Click fraud and viewability have been topics at board level for the past two years. Publishers and advertisers have been working together to try and address these issues largely by engaging more and more technology. Technology used to detect a real person vs a robot click. Technology used to determine if an ad impression could ever have been seen by a real person. And while good for brands they are inherently bad for publishers due to an initial decrease in revenue.
Then comes along ad blocking.
Publishers take the first hit as they are directly losing revenue. Consumers in search of a better experience with less annoying and less intrusive advertising install a small browser plug-in or an app on their mobile phone and, presto, no more ads, faster browsing experience and no more strange companies tracking them as they roam around the internet.
The first reactions from the industry have been strong to say the least. “Destroying the ecosystem.” “The end of the Internet as we know it.” “Saviours of the consumer.” “Protectors of consumers right to an ad free and privacy centric Internet.” And even “a nuclear weapon pointed at the ad industry.”
Rather than grab an umbrella and join the symphony on 'The Sky is Falling', what if we look at a different future for media and how digital media might change to address all three of these issues.
If adblocking grows at the rate proposed media owners will increasingly be forced into taking actions including:
1. Asking consumers to turn off AdBlocking or pay for content
2. Improving the customer experience for those customers who agree by:
- Reducing the interruptive quality of ads
- Reducing advertising as a % of content space (especially on mobile)
- Driving quality of content higher
- Ensuring content is unique and not broadly available
3. Building new relationships with brands and advertisers
The future of digital media will focus on higher quality content with a clear value exchange between media owner and consumer. There will be less advertising and it will be of a higher quality. Advertising will shift towards being less performance based and more brand based as in traditional print media.
So how will this affect click fraud and viewability?
Media owners will focus away from 100 per cent performance based ads to more brand-based advertising, the emphasis on click-throughs and impressions will reduce. Publishers will have more direct relationships with brands as they work together to develop branded content that supports the media owner and delivers value to the audience. Clicks from this new form of advertising will be less frequent and more valuable. With a fewer players in a simplified ad tech ecosystem, and more direct publisher involvement in branded content, it will be harder to defraud.
With less emphasis on clicks and more emphasis on brand building, viewability becomes less of an issue for brands and becomes more important to media owners. Media owners who are jointly developing branded content will work to ensure that the best content is seen by their audience and that it enhances the consumer’s experience.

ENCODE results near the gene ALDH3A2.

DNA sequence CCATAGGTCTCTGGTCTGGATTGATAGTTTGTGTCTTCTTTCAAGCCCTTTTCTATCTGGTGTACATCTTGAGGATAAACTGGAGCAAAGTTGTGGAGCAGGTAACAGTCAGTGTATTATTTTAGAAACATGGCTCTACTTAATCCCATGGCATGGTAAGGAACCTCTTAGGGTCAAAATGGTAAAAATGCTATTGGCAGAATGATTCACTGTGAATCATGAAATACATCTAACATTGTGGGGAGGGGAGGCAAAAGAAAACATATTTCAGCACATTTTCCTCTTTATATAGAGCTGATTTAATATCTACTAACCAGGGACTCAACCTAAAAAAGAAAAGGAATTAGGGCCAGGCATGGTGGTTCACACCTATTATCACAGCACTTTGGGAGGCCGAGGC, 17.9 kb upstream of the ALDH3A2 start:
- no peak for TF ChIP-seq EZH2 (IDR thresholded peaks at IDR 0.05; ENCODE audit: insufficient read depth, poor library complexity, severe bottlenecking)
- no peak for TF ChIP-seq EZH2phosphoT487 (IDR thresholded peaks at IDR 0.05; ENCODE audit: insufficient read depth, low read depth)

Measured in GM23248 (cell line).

And with the best media owners focused on excellent content they will work to wrap their content in an excellent customer experience on desktop and on mobile. It will be easier than ever to adopt the IAB’s LEAN ad guidelines, comply with the ASA branded content guidelines – and even less likely that ad block will stop the ads.
Media owners who deliver first rate content to their audience in a first rate experience will build an even stronger relationship with their audience. Part of this relationship includes an expression of who they are, what they like and even what their intent may be. In short – media owners will build an ever richer base of data with which to engage audiences with the best quality advertising. And they can do this in a transparent way that supports a consumer’s desire for privacy and control over their personal data.
Not all media owners will be able to do this.
Today there is a wide swathe of media that is repurposed clickbait content with no unique value and with little scarcity – and often times a consumer experience riddled with aggressive and invasive advertising whose sole purpose is to hook a consumer’s attention away from the content they came to enjoy. These media owners will struggle. Some will cease to exist. And that is not a bad thing.
As the volume of content and the number of sources decline, value of content goes up. As quality and consumer experience increase, value goes up. It is a long overdue and very positive shift for the industry.
Media owners deliver a higher quality experience to consumers. Advertisers raise the bar along with media owners and the effectiveness of their advertising increases.
In this future click fraud is greatly reduced due to better relationships between advertisers and media owners, fewer tech players in the ecosystem and a better overall control of the user experience by the media owners. And viewability becomes less of an issue as more content is branded content of a high quality delivering value to consumer – they consume more because it’s great content even when it’s branded content.
And this future is viable and possible. Ad blocking gives consumers a voice that they didn’t have before. Media owners and advertisers have a voice too. The best is when all parties participate in the conversation and deliver a balanced future for media.
Troy Norcross is strategy director of SER Associates